Why did bobolinks decline so steeply where bison were reintroduced? After all, bobolinks and other grassland birds lived side-by-side with bison for thousands of years, so what is different now? In the past, bison roamed freely through large areas of the continent, whereas today, bison may be contained in relatively small areas in high densities year-round. Under these conditions, intensive grazing can result in declines in plants that bobolinks need to shelter their nests from predators as well as to provide food, and bison may trample nests or chicks before they are able to fly. Other research has revealed that intensive bison grazing can also negatively affect other bird species of conservation concern, such as Henslow's sparrows (Ammodramus henslowii) and dickcissels (Spiza americana).
Ideally, conservation land managers maintain habitat quality for bobolinks and other grassland birds with similar needs through periodic disturbances, such as rotational grazing and hay harvesting, which take place outside the bird nesting season. We found that in grasslands rotationally grazed by cattle, adult bobolink numbers peaked after the departure of cattle, and juvenile bobolink numbers increased over time following the departure of cattle. In grasslands grazed by breeding bison herds, however, grazing was more intense, as bison remained in the same areas for longer periods, or year-round, as their population increased. This means that grasslands and birds did not have the opportunity to rebound, as they did after rotational grazing by cattle, and instead decreased over time.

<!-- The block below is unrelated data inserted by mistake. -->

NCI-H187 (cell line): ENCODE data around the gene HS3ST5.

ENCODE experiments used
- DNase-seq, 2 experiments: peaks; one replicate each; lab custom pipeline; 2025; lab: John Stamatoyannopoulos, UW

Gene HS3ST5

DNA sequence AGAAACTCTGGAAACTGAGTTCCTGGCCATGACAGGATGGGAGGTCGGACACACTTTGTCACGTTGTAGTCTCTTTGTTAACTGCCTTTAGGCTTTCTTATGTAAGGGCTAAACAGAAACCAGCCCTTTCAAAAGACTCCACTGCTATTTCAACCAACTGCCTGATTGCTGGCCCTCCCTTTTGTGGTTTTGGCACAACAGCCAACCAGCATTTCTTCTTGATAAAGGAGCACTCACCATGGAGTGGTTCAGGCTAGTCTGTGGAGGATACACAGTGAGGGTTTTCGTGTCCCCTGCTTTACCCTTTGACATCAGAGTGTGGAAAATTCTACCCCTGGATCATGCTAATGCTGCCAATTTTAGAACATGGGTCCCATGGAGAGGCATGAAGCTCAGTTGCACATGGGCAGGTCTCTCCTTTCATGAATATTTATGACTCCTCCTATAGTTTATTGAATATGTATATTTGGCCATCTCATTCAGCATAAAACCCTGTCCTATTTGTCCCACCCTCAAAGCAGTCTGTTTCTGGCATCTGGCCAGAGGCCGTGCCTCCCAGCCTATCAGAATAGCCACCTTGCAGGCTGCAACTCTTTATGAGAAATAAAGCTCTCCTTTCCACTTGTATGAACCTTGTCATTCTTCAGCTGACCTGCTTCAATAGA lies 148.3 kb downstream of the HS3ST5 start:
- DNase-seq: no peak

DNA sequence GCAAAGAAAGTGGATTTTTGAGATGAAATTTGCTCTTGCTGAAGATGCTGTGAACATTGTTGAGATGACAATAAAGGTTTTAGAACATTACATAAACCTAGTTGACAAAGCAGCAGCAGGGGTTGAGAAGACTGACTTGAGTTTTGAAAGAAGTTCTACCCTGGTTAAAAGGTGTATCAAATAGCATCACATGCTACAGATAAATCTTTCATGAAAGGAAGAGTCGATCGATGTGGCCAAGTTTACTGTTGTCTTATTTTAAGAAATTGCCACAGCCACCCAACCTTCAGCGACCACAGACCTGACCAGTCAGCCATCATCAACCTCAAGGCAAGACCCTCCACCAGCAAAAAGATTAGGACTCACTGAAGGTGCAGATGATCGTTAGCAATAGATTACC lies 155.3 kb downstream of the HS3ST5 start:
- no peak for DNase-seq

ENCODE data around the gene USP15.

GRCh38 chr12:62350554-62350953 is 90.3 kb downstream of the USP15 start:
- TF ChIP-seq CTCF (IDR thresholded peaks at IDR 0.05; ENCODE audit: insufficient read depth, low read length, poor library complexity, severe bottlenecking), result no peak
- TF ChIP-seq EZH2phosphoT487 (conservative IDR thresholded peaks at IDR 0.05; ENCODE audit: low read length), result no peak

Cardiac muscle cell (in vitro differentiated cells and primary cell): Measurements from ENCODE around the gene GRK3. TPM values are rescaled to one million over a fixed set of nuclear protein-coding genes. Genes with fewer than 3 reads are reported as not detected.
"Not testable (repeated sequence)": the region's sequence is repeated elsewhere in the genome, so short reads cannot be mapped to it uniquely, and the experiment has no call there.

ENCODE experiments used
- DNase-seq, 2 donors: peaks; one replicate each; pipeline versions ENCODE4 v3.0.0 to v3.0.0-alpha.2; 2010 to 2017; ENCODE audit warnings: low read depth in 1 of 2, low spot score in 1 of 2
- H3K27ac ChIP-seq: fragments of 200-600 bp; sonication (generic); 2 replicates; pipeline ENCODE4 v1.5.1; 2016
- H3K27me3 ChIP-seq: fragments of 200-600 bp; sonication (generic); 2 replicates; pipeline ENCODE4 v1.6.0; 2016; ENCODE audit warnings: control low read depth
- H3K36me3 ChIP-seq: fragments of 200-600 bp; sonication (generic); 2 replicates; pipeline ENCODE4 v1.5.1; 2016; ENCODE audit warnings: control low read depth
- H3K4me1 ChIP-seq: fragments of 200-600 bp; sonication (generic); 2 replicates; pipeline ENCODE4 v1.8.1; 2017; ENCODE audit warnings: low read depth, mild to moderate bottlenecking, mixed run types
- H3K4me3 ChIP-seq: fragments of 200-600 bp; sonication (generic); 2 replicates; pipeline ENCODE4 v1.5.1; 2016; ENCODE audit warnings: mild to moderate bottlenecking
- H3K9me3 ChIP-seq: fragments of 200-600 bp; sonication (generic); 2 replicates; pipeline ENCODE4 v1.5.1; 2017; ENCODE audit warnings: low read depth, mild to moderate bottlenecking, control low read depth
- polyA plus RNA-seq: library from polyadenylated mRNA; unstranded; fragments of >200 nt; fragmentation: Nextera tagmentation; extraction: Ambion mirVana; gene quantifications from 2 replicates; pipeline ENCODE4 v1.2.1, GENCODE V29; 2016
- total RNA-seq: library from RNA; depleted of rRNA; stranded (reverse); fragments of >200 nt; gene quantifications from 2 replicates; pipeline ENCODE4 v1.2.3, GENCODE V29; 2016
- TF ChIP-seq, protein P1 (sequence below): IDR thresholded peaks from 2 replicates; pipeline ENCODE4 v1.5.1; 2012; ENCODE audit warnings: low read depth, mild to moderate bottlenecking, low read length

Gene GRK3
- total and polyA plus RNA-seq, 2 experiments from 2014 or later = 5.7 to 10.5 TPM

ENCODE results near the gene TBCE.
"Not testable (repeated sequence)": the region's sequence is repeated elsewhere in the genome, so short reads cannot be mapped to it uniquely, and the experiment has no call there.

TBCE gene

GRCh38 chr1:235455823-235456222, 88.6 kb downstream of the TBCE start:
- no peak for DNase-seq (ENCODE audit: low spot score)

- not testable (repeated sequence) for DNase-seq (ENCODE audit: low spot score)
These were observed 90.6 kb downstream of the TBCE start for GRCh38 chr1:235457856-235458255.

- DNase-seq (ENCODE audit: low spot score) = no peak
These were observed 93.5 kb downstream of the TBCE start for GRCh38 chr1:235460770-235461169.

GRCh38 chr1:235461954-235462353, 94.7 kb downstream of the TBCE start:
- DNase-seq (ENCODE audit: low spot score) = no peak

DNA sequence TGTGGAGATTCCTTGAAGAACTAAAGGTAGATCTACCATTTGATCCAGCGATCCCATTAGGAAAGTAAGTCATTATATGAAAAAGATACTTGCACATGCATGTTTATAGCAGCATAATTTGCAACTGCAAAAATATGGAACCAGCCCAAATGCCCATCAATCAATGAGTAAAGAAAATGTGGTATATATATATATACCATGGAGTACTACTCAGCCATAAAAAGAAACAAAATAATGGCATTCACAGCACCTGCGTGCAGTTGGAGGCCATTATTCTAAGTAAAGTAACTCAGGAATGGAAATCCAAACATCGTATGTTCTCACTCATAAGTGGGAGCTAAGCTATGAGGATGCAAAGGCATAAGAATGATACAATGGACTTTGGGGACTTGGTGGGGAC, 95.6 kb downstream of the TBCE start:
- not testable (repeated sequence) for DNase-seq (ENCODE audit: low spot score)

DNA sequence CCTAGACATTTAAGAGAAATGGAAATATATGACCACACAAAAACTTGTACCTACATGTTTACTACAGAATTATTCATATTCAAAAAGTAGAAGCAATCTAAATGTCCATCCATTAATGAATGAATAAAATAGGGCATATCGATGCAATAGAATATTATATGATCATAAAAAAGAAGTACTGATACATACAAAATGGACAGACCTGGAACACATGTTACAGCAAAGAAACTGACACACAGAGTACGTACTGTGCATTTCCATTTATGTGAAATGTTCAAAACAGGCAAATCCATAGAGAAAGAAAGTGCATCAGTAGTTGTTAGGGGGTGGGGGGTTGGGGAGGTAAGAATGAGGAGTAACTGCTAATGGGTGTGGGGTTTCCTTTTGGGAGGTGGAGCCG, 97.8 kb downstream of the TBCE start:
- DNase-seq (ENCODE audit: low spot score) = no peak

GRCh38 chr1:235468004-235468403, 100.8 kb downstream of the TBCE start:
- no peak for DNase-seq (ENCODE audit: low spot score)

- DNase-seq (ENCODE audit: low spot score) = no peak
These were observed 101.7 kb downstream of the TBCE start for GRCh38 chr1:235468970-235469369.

Can bobolinks weather these changes?
Climate change is bringing warmer and wetter weather to this region, which could benefit bobolinks. Rosamond explained, "In addition to investigating the effects of bison reintroduction and other land management changes, we explored bobolinks' responses to changing weather, such as higher temperatures and higher levels of precipitation. We found that annual numbers of adult and juvenile bobolinks increased in response to wetter and warmer winters and summers. Unfortunately, however, this pattern did not appear to mitigate the severe declines of bobolinks following the bison reintroduction."
Substantially reducing the number of bison in grasslands such as our study area would likely mitigate their negative impacts on birds, as would implementing a rotational grazing system that would move them between different grasslands and allow grazed grasslands, and nesting birds like bobolinks, to recover. However, maintaining lower bison densities for breeding herds that are protected from predators and hunting requires regular, systematic removal or translocation of bison, which can be expensive, complicated and dangerous. While the resources required to do so may be available for lands managed by the U.S. National Park Service or other federal agencies, for example, they may be beyond the capacities of many smaller, private conservation groups with budget and staff limitations. We hope that conservation land managers will take these considerations into account, and ensure that we keep hearing the songs of migratory birds ringing through America's grasslands, now and in the future.
Rachel H. Kaplan et al, Bobolink (Dolichonyx oryzivorus) Declines Follow Bison (Bison bison) Reintroduction on Private Conservation Grasslands, Animals (2021). DOI: 10.3390/ani11092661
Bio: Kristen Rosamond, MS, is a PhD student at the University of Missouri-St. Louis and Rose Research Fellow at the International Bird Conservation Partnership (IBCP). Nico Arcilla, PhD, is Affiliate Fellow at the University of Nebraska-Lincoln and Director of IBCP, whose mission is to foster and support research, outreach, and partnerships to advance the conservation of birds worldwide.